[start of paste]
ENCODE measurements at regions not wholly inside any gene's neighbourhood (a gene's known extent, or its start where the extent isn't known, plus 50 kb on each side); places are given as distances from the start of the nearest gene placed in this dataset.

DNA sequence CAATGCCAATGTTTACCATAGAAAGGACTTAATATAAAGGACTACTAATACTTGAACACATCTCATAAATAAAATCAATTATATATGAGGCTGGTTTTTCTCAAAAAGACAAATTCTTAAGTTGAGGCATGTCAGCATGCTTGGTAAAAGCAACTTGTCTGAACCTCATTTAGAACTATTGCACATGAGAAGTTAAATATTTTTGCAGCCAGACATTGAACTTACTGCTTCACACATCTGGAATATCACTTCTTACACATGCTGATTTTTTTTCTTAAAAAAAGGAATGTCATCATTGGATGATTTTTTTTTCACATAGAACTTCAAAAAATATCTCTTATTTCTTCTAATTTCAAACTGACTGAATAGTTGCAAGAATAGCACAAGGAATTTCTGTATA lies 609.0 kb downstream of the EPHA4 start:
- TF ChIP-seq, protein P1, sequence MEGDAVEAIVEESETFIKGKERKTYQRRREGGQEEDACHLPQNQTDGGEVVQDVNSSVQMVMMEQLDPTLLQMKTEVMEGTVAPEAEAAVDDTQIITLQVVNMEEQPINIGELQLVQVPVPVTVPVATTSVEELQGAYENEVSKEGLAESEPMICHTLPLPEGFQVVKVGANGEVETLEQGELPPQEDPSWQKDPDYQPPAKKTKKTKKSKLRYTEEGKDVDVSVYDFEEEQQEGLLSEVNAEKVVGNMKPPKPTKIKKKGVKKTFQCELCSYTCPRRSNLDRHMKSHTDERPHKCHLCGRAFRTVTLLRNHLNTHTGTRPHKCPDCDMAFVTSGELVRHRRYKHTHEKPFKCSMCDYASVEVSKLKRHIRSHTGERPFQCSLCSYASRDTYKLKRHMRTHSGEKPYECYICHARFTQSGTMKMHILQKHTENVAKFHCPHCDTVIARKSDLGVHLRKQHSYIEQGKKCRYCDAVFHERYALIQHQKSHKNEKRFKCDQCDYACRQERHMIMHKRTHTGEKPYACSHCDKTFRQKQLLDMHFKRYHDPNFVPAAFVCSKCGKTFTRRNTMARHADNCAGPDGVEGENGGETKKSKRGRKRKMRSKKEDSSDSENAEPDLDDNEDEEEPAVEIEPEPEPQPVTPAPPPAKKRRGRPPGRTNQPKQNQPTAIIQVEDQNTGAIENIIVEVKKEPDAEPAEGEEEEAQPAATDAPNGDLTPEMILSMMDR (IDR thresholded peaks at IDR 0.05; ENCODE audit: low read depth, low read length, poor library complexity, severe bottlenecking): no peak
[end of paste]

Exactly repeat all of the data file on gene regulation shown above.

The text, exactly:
ENCODE measurements at regions not wholly inside any gene's neighbourhood (a gene's known extent, or its start where the extent isn't known, plus 50 kb on each side); places are given as distances from the start of the nearest gene placed in this dataset.

DNA sequence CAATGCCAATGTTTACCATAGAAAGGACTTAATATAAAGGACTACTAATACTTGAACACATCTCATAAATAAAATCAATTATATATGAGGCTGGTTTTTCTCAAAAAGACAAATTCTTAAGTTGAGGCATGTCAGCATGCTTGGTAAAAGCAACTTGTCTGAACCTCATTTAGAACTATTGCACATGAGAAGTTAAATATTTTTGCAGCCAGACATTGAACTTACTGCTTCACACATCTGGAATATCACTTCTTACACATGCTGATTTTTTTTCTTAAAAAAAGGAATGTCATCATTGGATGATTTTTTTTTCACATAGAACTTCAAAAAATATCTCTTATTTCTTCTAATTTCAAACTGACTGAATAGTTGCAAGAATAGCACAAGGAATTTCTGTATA lies 609.0 kb downstream of the EPHA4 start:
- TF ChIP-seq, protein P1, sequence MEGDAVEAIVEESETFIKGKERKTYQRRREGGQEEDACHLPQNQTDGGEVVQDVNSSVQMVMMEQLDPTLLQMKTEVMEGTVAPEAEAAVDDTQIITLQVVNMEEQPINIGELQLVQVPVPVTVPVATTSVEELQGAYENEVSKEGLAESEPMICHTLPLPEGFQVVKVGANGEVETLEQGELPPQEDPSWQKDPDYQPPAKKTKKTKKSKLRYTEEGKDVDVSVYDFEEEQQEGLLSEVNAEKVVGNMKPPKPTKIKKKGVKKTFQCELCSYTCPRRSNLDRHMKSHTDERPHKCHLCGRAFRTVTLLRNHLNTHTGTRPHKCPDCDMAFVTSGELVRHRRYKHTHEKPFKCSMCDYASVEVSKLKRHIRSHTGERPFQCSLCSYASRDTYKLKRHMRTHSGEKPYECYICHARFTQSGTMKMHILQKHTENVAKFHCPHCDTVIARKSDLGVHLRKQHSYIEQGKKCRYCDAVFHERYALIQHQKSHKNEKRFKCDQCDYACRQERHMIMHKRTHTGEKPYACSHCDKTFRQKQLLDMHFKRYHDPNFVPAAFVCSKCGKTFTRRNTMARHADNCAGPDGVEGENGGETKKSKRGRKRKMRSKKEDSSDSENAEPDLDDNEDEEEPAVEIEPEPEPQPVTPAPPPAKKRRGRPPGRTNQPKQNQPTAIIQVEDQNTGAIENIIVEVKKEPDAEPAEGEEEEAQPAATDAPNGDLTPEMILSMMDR (IDR thresholded peaks at IDR 0.05; ENCODE audit: low read depth, low read length, poor library complexity, severe bottlenecking): no peak